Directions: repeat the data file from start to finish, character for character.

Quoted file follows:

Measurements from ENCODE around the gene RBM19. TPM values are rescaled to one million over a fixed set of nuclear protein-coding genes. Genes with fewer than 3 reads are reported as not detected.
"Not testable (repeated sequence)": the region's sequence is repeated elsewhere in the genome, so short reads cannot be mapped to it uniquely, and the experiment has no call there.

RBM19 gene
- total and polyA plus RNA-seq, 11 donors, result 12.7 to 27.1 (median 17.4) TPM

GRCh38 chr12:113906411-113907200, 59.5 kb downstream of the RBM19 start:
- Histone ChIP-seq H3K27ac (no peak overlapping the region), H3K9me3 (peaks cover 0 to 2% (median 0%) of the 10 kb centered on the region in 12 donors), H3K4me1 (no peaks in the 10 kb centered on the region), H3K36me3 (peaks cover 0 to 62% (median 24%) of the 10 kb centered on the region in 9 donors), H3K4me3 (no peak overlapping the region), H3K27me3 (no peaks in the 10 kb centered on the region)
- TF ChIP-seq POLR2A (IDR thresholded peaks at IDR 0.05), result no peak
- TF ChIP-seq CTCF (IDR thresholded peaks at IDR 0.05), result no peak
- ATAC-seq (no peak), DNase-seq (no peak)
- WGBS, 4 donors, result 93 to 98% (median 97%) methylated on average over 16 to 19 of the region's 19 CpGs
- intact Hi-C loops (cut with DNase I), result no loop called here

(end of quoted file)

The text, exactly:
Measurements from ENCODE around the gene RBM19. TPM values are rescaled to one million over a fixed set of nuclear protein-coding genes. Genes with fewer than 3 reads are reported as not detected.
"Not testable (repeated sequence)": the region's sequence is repeated elsewhere in the genome, so short reads cannot be mapped to it uniquely, and the experiment has no call there.

RBM19 gene
- total and polyA plus RNA-seq, 11 donors, result 12.7 to 27.1 (median 17.4) TPM

GRCh38 chr12:113906411-113907200, 59.5 kb downstream of the RBM19 start:
- Histone ChIP-seq H3K27ac (no peak overlapping the region), H3K9me3 (peaks cover 0 to 2% (median 0%) of the 10 kb centered on the region in 12 donors), H3K4me1 (no peaks in the 10 kb centered on the region), H3K36me3 (peaks cover 0 to 62% (median 24%) of the 10 kb centered on the region in 9 donors), H3K4me3 (no peak overlapping the region), H3K27me3 (no peaks in the 10 kb centered on the region)
- TF ChIP-seq POLR2A (IDR thresholded peaks at IDR 0.05), result no peak
- TF ChIP-seq CTCF (IDR thresholded peaks at IDR 0.05), result no peak
- ATAC-seq (no peak), DNase-seq (no peak)
- WGBS, 4 donors, result 93 to 98% (median 97%) methylated on average over 16 to 19 of the region's 19 CpGs
- intact Hi-C loops (cut with DNase I), result no loop called here